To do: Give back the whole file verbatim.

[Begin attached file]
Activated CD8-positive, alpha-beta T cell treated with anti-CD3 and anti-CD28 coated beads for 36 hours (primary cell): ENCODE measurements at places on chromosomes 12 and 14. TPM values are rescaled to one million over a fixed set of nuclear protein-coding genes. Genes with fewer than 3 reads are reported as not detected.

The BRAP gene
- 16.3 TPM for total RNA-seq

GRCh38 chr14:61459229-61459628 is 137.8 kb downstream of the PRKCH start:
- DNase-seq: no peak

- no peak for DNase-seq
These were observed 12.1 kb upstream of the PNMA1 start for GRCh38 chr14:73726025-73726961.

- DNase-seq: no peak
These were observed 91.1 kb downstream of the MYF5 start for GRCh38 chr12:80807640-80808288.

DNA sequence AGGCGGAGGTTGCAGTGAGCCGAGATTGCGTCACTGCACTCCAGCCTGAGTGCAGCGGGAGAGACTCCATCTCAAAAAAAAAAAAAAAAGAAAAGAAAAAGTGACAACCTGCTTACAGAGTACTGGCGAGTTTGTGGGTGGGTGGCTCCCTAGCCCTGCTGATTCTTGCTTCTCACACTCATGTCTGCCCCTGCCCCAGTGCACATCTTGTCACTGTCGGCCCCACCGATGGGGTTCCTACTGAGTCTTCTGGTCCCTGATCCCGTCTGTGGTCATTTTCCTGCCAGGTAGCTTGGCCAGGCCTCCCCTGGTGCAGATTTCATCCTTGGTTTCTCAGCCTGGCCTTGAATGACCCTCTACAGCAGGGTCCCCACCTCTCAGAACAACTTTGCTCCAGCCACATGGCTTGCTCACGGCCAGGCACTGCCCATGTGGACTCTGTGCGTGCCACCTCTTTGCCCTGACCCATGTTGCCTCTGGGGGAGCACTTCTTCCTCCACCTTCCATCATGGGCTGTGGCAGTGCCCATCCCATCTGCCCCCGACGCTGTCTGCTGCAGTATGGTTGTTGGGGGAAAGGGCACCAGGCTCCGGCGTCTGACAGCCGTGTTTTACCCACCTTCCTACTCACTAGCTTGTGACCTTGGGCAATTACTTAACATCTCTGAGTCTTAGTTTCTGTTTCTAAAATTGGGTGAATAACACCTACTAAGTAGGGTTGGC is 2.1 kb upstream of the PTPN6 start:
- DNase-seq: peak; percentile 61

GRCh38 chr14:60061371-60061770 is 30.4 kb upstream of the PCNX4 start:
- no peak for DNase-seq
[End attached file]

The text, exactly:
Activated CD8-positive, alpha-beta T cell treated with anti-CD3 and anti-CD28 coated beads for 36 hours (primary cell): ENCODE measurements at places on chromosomes 12 and 14. TPM values are rescaled to one million over a fixed set of nuclear protein-coding genes. Genes with fewer than 3 reads are reported as not detected.

The BRAP gene
- 16.3 TPM for total RNA-seq

GRCh38 chr14:61459229-61459628 is 137.8 kb downstream of the PRKCH start:
- DNase-seq: no peak

- no peak for DNase-seq
These were observed 12.1 kb upstream of the PNMA1 start for GRCh38 chr14:73726025-73726961.

- DNase-seq: no peak
These were observed 91.1 kb downstream of the MYF5 start for GRCh38 chr12:80807640-80808288.

DNA sequence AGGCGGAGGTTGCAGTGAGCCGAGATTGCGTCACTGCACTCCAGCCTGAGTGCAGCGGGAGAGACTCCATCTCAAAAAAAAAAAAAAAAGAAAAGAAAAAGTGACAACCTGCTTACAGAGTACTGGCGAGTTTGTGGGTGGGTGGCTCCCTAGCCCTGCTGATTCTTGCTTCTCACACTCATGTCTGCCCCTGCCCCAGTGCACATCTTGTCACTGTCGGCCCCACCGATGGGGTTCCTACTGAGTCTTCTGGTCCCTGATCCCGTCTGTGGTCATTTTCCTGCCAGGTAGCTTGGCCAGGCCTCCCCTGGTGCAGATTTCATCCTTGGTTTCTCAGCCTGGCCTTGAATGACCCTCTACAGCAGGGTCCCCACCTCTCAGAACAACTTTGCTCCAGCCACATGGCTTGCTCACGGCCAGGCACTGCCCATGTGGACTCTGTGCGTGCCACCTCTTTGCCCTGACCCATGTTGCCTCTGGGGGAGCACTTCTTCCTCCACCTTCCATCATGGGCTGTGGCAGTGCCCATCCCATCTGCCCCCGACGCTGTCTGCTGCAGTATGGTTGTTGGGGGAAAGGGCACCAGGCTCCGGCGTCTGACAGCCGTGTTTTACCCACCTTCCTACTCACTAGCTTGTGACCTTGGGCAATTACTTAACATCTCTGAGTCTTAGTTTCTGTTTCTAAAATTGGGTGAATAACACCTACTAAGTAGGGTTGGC is 2.1 kb upstream of the PTPN6 start:
- DNase-seq: peak; percentile 61

GRCh38 chr14:60061371-60061770 is 30.4 kb upstream of the PCNX4 start:
- no peak for DNase-seq